My typical test is to take them through the woods on a 4 mile loop and then shoot them down a 15deg (about what a blue run would be at a resort) slope. I've tested every ski I own in this way and is my manner of telling how they tour vs how they turn. I turn them on the tour, but I focus on just the climbing and dh aspect on the hill. Snow conditions vary, so I'm hesitant to report any real data, just give some vague impression.

Both sets of skis will have NNN-BC Magnum bindings and be tested with the Alpina Alaska NNN boot.

Test Results:

I failed to do a field test the way I described above, but I have skied both of these skis enough to make an educated decision. The S Bound exceeds the performance of the Eon in every aspect, except maybe turning, in which case both skis seem to be very similar, if not the same. For some reason I feel the Eon reverse cambers a little nicer, not sure why, but it's just a feeling I get when skiing it.

Both skis glide excellent for having such little camber, and low camber stiffness. Their high L/W ratio coupled with nice gliding scales seem to impress me every time. One would think these skis would be slow, but honestly, I don't find them much, if any slower than double camber waxless skis like the E99 or the Glittertind. I've, in fact, made better times on the same tours with the S78 and the Eon feels every bit as fast.

Where the Eon loses it is grip. In the snows I've tested the S78 never faltered, but Eon would lose grip in certain types of snow, particularly crusty, crystalline snow or very crystalline powder. I've found the S78 to climb very nearly as good as the S98, which has more width under foot. I cannot distinguish a difference.

Both skis are excellent, rugged BC tourers and feel great with system bindings. Either can be skied with pin type bindings with no issues.

The Eon feels ever so slightly better turning in soft snow whereas the S78 feels a little better in harder, older snows. This is why I think the Eon might reverse a little nicer, and maybe the S78 is little stiffer torsionally, but this is marginal.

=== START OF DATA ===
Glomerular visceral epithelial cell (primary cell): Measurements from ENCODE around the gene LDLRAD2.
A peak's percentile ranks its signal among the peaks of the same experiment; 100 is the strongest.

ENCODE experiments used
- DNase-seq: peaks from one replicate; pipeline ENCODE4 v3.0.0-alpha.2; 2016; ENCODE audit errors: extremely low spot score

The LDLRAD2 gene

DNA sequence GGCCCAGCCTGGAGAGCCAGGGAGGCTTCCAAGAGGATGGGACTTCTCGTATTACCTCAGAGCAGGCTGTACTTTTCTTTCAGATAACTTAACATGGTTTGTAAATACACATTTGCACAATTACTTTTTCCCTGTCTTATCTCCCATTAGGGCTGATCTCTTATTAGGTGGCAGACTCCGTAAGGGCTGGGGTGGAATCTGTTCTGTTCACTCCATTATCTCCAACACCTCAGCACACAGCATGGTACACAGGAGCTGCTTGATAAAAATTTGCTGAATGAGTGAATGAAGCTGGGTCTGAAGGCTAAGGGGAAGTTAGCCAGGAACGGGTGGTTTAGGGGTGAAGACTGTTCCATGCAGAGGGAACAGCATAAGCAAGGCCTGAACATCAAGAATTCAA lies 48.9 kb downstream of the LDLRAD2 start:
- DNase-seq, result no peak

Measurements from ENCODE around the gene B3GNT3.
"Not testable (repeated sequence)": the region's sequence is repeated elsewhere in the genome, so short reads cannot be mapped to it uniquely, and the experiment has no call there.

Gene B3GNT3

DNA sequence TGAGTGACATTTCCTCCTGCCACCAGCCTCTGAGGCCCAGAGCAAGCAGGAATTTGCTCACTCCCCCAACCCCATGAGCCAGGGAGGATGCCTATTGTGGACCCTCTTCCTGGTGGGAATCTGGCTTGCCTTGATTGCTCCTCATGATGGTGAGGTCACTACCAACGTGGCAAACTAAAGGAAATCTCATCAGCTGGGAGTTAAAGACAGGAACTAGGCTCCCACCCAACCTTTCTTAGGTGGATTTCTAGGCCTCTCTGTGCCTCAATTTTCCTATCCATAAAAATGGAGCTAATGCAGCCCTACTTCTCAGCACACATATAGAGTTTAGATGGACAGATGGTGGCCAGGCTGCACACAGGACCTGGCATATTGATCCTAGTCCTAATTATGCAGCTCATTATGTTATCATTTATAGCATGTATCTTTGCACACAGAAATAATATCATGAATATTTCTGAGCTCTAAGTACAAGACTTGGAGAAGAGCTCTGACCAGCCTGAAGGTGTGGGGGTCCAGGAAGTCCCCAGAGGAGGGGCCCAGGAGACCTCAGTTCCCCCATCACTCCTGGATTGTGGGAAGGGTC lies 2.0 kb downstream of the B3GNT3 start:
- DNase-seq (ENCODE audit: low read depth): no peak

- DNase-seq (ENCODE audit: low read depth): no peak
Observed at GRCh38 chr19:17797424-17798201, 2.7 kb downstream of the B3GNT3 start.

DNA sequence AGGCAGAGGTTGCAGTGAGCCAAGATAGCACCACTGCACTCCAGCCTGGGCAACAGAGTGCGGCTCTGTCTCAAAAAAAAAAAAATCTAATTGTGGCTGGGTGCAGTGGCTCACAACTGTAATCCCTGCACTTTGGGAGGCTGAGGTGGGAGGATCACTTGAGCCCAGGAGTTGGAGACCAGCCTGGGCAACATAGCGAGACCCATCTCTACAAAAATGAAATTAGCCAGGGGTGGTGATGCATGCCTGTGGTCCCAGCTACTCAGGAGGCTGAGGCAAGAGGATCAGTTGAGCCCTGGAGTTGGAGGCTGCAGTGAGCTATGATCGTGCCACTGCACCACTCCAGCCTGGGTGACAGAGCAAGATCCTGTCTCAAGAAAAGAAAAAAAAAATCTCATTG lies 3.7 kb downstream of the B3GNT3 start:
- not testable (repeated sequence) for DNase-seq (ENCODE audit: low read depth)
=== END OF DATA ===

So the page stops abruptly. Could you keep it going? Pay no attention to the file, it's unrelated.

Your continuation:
Neither ski is very adept at turning in deep snow. They have very long turning radii and don't float well enough to really exceed at this. They get by, and can get you down a hill on a tour with deep snow. The both like a little base to really feel alive though, both touring and turning.

I previously had a lot of love for the Eon until I skied more on the S78, and I was seduced by it doing pretty much everything the Eon does, but perhaps a little better.

The big kicker is Fischer no longer provides the S78 (now called the Traverse) in it's full length of 199cm. In that respect, if I'm limited to 189cm, I'd probably opt for a wider ski. I get similar float from a 189 S98 and 199 S78.

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Re: Battle of the mid-width XCD titans: S78 vs Eon

Postby lilcliffy » Thu Dec 03, 2015 10:55 am

Here's my first predictions:

1) You will find the S-78 is a bit stiffer and it will have more "snap" than the Eon, on dense/hard/groomed snow.

2) You may find that the softer-flexed Eon performs better in fresh, soft snow. (I want to be clear here. I mean that the Eon itself will perform better in fresh, soft snow, than it does on hard/dense snow. I am not sure whether you will like it better than the S-78 in fresh, soft snow. I know I do- but I do have the 205cm Eon; and the S-78 I tested was shorter)

3) The "off-track crown" waxless base design of the S-78 will climb better than the Eon.

I cannot predict the following, but I am keen to read about your experiences with the following:

a) How they compare in different downhill turns, in different snow/terrain conditions.

b) How straight they track in K&G xcountry skiing, in different snow conditions.

c) How the "kick" traction compares in K&G xcountry skiing.

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lilcliffy

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Re: Battle of the mid-width XCD titans: S78 vs Eon

Postby lilcliffy » Thu Dec 03, 2015 10:56 am

Can't remember- do the S-78s have a track groove?
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Re: Battle of the mid-width XCD titans: S78 vs Eon

Postby MikeK » Thu Dec 03, 2015 11:08 am

lilcliffy wrote:Can't remember- do the S-78s have a track groove?


Both have a track groove.

I weighed them and measured them last night. I'll post the results later on today or tomorrow. Very similar to what I found with the S98 and the Epoch in what is similar and what is different.

I think your predictions are going to be correct.

It's really going to come down to tracking vs. turning based on the sidecut shape difference and slight stiffness difference. I suspect the differences here will be less pronounced than between the S98 and the Epoch.